ISLAMABAD: Turkish President Recep Tayyip Erdogan arrived on a two-day visit to Pakistan on Thursday along with a sizable delegation of business leaders for focused meetings that may fetch export and import orders for both sides.
Prime Minister Imran Khan arrived at the Noor Khan airbase to personally receive the Turkish president.
The prime minister was accompanied by the members of the federal cabinet.
A senior official from the commerce ministry said on Wednesday that the business to business interaction between Pakistan and Turkey is set to begin from Thursday (today).
The Turkish president will also address a joint session of the Parliament on February 14.
This is the second time that the Turkish president has visited Pakistan since he assumed office in 2014. Before becoming president, Erdogan had also visited Islamabad twice as the prime minister of Turkey.
Over 60 companies and 100 delegates from Turkey will accompany Erdogan on his visit, The News said, citing sources from the commerce ministry. The Turkish delegation is expected to hold talks on various sectors of the economy with business leaders in Pakistan.
The business-to-business meetings will cover trade, investment, cooperation on tourism, military procurement, defense industry, energy, textile, food, livestock, import and export, airways, real state, trade, shipping, agriculture, jewelry, and automotive construction.
At the official level, the sixth round of the Pakistan-Turkey High-Level Strategic Cooperation Council (HLSCC) will also be held, the publication reported. The HLSCC works as a joint cabinet meeting co-chaired by the two top leaders from both sides.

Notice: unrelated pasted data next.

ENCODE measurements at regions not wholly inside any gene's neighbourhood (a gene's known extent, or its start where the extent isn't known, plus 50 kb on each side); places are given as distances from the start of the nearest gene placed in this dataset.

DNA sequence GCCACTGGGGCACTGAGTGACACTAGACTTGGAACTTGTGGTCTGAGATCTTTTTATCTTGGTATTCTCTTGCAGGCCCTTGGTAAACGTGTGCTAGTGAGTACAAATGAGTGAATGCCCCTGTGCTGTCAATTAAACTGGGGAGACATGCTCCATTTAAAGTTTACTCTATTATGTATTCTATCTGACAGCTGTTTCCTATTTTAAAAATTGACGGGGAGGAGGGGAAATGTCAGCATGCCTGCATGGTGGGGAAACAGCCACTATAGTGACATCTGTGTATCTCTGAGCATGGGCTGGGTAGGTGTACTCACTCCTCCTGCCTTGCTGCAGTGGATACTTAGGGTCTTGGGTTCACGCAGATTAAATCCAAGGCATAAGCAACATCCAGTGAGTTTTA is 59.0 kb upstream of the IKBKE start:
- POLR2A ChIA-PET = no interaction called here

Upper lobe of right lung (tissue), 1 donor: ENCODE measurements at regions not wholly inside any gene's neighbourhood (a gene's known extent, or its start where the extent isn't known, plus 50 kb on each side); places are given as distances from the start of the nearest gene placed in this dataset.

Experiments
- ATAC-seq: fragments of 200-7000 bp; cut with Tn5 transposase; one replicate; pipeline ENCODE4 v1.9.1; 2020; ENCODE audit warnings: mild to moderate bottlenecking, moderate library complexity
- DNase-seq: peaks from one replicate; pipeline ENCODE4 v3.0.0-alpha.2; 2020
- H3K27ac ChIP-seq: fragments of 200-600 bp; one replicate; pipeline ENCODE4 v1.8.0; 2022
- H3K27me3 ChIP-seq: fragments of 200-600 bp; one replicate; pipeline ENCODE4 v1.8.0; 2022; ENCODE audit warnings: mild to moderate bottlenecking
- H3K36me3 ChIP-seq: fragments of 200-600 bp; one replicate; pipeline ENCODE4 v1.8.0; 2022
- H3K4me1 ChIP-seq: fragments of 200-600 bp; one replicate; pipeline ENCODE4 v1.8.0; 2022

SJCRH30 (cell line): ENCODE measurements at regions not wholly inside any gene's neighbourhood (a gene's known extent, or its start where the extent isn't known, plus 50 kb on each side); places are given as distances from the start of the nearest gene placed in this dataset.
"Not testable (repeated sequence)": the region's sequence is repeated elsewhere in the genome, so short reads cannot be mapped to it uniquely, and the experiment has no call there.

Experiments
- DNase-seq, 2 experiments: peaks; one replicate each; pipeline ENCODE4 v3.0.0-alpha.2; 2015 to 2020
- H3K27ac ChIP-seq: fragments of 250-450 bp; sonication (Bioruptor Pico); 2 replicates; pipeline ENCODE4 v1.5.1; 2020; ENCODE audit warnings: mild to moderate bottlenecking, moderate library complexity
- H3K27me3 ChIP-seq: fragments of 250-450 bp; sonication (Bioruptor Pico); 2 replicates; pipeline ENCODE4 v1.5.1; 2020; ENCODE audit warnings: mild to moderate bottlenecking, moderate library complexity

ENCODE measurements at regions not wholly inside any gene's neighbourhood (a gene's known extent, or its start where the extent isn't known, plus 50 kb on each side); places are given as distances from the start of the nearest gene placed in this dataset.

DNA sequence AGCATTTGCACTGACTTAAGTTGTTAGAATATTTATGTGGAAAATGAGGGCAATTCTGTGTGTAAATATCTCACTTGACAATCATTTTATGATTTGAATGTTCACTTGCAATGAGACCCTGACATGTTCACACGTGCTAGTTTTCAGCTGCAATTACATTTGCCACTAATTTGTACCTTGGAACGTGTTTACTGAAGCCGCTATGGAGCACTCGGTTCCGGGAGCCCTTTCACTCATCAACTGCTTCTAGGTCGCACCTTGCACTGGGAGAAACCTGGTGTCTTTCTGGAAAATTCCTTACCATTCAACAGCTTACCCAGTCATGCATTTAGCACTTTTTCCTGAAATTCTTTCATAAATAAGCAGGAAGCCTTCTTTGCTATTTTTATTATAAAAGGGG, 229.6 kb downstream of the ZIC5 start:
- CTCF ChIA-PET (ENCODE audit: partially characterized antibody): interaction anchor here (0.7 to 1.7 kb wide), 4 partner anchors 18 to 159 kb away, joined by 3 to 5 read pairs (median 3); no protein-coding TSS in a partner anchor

The HLSCC functions through Joint Working Groups. In the case of Pakistan, six JWGs were formed in December 2010. The meetings of the Joint Working Groups would be held on i) Trade and Investment; ii) Energy; iii) Transport and Communication; iv) Culture and Tourism; v) Education, and vi) Finance and Banking.
The JWG on Trade and Investment is expected to discuss all the issues hampering the growth of bilateral trade. Pakistan may also ask for a consensus mechanism paving the way for a free trade agreement (FTA) acceptable to both countries, sources told The News.
The existing trade volume between the two countries has dropped drastically from $1.08 billion to $792 million after the imposition of a protective duty on textiles by Turkey. Turkey imposed an 18% protective duty on textiles recently, leading to a decline in exports from Pakistan.
Pakistan expected Turkey, being part of the customs union with the European Union, to provide Islamabad access to the Turkish market under a status similar to the GSP Plus, but the agreement in this regard has not been not forthcoming.